Optimizing VividCortex’s Samples View: Part 2

Posted by Preetam Jinka on Sep 28, 2016 3:43:12 PM

A few weeks ago, I wrote a blog post explaining how sketch sampling methods can be employed to achieve fast 30-day data visibility for monitoring users. The problem we faced was that with that standard of retention, we’ve frequently seen systems that involve nearly a million query samples in a 30-day window, meaning that special solutions are needed in order to avoid overloading users’ browsers.

The solution we’ve found lies in a hash ordering that's proven to be both surprisingly simple and efficient. In this Part 2 post, I’ll look at why it works so well.

Ordering with a Hash

VividCortex’s query samples are stored in MySQL tables. The simplified schema definition looks like this:

query  bigint PRIMARY
host   int    PRIMARY
ts     int    PRIMARY
sample blob

Our primary key for those tables is (query, host, ts), as you may have guessed with the PRIMARY keyword. When we load the query details page for a user, we know the query, host, and time range, so our queries use the primary key.

As mentioned above, in Part 1 of this blog post we wrote that the following condition solved our subsampling problem:

ORDER BY MD5(CONCAT(qs.ts, qs.host)) LIMIT <our limit>

One optimization that we’ve made so far is replacing the MD5 operation with a CRC32. It’s less expensive and produces the same end result. So, how does this work?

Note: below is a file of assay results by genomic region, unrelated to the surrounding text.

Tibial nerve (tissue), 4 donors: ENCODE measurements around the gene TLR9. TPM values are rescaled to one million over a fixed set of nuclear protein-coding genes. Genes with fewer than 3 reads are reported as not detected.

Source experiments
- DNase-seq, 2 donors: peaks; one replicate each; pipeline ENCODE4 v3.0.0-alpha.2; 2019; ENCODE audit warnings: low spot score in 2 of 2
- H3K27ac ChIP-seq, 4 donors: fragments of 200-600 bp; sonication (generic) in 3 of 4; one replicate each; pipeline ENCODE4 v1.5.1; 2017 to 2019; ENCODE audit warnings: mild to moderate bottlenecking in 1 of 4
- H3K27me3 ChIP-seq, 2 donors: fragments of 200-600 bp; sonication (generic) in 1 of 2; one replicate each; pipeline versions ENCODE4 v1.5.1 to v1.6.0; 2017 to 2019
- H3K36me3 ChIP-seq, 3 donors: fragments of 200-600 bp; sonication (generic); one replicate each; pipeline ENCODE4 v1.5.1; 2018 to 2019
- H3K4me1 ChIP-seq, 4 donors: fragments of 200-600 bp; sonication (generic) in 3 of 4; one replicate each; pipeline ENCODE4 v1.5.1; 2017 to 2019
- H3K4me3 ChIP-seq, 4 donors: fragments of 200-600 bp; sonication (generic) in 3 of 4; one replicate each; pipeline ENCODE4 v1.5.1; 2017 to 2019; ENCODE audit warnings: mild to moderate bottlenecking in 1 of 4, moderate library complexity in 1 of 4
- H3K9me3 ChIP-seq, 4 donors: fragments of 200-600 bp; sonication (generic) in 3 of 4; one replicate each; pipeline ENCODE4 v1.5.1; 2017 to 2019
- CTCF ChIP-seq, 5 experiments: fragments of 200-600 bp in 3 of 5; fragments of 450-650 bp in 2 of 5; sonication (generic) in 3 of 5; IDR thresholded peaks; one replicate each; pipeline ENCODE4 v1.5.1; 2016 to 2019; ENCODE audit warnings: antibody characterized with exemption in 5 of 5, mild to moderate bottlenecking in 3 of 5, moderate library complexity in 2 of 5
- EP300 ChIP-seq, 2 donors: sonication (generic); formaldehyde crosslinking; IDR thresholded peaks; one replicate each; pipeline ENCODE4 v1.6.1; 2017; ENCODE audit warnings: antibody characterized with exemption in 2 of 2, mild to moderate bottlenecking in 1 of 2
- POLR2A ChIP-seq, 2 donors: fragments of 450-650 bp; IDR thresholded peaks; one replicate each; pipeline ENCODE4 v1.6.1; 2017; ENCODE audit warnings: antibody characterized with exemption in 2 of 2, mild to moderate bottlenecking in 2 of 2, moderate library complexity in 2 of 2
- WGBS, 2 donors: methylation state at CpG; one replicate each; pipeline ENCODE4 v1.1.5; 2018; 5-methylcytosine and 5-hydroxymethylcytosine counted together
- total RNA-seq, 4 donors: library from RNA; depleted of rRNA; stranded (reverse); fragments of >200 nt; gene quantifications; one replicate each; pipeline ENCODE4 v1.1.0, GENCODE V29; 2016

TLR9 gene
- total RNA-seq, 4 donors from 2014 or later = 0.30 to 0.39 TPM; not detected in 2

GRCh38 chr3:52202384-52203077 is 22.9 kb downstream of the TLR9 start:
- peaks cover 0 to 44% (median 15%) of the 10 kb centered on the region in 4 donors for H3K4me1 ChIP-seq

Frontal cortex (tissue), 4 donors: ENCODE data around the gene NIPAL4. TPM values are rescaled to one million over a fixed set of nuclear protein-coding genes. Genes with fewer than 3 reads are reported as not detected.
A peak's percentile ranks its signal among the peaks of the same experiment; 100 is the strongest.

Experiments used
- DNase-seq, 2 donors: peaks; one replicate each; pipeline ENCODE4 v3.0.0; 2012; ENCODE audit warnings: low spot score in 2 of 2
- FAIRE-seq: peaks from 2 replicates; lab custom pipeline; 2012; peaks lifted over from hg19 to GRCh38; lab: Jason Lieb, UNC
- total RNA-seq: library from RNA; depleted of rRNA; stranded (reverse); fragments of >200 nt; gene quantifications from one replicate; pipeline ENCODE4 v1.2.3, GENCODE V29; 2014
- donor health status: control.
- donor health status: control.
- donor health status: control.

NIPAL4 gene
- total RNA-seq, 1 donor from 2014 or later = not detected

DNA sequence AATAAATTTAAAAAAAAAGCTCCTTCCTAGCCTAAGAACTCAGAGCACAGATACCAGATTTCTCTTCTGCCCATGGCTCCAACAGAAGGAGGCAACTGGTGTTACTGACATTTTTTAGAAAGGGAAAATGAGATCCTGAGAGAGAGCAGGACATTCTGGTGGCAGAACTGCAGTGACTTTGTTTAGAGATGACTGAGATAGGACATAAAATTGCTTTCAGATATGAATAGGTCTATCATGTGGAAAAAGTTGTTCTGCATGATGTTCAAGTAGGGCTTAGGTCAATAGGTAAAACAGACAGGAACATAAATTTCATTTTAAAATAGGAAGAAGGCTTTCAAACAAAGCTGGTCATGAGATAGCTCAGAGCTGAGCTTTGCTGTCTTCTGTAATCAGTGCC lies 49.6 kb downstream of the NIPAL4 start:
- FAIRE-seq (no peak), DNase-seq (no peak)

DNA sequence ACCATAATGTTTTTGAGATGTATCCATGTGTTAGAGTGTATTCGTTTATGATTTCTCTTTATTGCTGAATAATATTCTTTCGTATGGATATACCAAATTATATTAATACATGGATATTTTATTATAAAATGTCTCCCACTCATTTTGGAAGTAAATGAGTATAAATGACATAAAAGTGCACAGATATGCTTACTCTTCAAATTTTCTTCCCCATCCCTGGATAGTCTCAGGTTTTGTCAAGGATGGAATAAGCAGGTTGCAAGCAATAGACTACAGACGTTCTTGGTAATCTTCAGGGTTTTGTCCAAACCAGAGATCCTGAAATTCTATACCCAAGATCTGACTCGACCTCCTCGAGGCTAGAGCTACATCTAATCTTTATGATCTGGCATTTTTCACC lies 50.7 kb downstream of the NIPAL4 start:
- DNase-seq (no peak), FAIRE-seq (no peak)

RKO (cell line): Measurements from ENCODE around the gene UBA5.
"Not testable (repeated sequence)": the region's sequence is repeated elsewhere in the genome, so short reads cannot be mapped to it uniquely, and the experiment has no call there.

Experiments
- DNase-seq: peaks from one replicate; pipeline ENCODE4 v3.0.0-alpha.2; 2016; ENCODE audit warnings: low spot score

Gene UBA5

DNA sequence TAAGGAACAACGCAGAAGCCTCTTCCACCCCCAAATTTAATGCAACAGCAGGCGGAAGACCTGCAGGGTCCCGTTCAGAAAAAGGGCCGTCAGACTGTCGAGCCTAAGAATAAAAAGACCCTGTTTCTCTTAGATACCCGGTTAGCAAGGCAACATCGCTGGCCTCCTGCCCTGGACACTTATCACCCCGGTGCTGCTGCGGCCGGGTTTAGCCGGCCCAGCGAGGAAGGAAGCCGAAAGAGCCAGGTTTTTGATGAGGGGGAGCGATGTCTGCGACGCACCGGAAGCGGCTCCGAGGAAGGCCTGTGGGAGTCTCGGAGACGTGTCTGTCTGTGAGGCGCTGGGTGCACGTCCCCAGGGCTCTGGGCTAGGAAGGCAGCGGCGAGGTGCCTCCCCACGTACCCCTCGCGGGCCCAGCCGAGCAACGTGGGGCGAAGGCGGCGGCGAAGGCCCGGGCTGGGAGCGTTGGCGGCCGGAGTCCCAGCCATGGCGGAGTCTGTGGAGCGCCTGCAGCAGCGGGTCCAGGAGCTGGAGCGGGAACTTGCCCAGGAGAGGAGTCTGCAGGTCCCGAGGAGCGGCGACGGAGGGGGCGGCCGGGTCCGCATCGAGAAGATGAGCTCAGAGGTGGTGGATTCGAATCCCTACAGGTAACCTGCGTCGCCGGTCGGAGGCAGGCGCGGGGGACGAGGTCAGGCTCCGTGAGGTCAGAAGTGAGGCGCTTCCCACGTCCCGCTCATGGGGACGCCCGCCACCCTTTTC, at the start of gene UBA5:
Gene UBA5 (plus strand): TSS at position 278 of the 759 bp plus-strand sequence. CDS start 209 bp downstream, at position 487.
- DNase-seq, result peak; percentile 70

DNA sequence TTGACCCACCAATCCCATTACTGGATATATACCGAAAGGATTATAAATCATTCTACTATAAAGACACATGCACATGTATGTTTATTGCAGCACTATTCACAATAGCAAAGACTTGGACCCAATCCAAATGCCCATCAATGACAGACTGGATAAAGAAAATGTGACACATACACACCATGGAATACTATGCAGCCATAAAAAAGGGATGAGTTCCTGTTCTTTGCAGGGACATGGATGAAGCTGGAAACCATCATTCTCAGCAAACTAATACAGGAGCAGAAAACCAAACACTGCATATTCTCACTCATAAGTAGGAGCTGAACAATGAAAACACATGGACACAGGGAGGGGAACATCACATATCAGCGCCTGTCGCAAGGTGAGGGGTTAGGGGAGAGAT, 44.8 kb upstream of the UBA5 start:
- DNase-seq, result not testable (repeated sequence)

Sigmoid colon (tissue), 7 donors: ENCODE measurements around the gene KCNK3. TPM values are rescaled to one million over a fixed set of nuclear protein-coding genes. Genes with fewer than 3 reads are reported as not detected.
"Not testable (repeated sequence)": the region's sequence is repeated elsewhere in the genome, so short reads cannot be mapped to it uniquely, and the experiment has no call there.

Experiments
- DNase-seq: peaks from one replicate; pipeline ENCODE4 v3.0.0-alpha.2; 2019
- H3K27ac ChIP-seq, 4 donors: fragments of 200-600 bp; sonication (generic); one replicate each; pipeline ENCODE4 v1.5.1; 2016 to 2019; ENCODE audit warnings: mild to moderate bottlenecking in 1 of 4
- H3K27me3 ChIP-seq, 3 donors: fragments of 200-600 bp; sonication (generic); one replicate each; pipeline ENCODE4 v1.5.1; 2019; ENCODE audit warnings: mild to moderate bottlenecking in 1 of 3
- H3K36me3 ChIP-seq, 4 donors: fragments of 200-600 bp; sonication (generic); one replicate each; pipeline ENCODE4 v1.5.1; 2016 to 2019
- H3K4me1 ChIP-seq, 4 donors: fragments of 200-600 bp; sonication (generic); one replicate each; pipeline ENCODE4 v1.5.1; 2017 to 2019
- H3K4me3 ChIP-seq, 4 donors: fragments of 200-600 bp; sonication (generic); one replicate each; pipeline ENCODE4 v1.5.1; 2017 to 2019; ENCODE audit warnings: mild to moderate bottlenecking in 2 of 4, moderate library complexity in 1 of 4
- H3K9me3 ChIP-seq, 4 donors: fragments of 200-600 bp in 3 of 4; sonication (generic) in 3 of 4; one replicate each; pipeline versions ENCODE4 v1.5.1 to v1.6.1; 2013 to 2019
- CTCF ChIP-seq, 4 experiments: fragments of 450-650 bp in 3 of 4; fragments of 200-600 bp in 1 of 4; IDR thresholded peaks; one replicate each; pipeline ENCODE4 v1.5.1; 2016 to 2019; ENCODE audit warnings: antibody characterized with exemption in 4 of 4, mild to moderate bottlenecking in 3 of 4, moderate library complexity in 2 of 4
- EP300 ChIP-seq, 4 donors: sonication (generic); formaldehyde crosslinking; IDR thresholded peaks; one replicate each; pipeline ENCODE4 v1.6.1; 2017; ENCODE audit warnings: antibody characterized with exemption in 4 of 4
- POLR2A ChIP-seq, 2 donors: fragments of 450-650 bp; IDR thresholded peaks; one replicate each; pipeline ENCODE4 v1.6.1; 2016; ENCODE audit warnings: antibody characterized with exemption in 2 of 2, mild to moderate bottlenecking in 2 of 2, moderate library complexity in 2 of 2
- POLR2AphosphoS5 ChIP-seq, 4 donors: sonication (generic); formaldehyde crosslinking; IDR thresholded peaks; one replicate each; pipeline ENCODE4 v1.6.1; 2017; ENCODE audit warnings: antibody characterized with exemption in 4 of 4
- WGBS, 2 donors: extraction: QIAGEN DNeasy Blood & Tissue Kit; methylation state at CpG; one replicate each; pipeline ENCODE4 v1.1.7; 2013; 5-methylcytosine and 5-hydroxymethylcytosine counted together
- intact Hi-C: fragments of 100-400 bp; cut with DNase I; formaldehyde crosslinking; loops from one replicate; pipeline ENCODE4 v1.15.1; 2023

MD5 and CRC32 functions are hash functions that we can use for a randomly distributed ordering. They also deterministic; given the same inputs, we’ll get the same output, and therefore the same ordering.

Let’s dig into the details and see an example.

First, think about how samples are stored as rows for the following view:

Samples_in_rows_1.png

Here it is as a diagram:

Diagram_Samples.png

I’ve split up the time range into two chunks so we can think about how things look when we “zoom in.” Imagine there are two ranges to represent different zoom levels. The first includes both chunks. The second includes only the first chunk. In each chunk, I’ve listed four rows which represent samples, so there are eight samples total. Each sample also has a hash.

Let’s pick some samples! In each example, I’m limiting the count to three samples.

Picking 3 samples from timestamps 1 to 4 gives us the following samples:

  • (host 1, ts 4)
  • (host 1, ts 1)
  • (host 2, ts 4)

I’ve also bolded them in the diagram below.

Diagram_Samples_2.png

Now, “zooming in” to timestamps 1 to 2 and picking 3 samples will give us:

  • (host 1, ts 1)
  • (host 1, ts 2)
  • (host 2, ts 2)

Diagram_Samples_3.png

Notice how we’re still choosing the same samples in the first range that we saw before:

  • (host 1, ts 1)
  • (host 1, ts 2)

And we’re including a new sample within our smaller time range to add more “detail”:

  • (host 2, ts 2)

We still haven’t seen (host 2, ts 1) yet. How would we see that? It’s easy: zoom in even more so that we only see timestamp 1, and we’ll be able to capture that as well.

I hope this helps elucidate one method for using samples to manage massive data sets and query volumes. The best way to understand such a solution, though, is to see it actually put to use in a monitoring environment. In order to do so, you can request a free trial of VividCortex and experience what high-volume, highly-granular database monitoring is like, firsthand.

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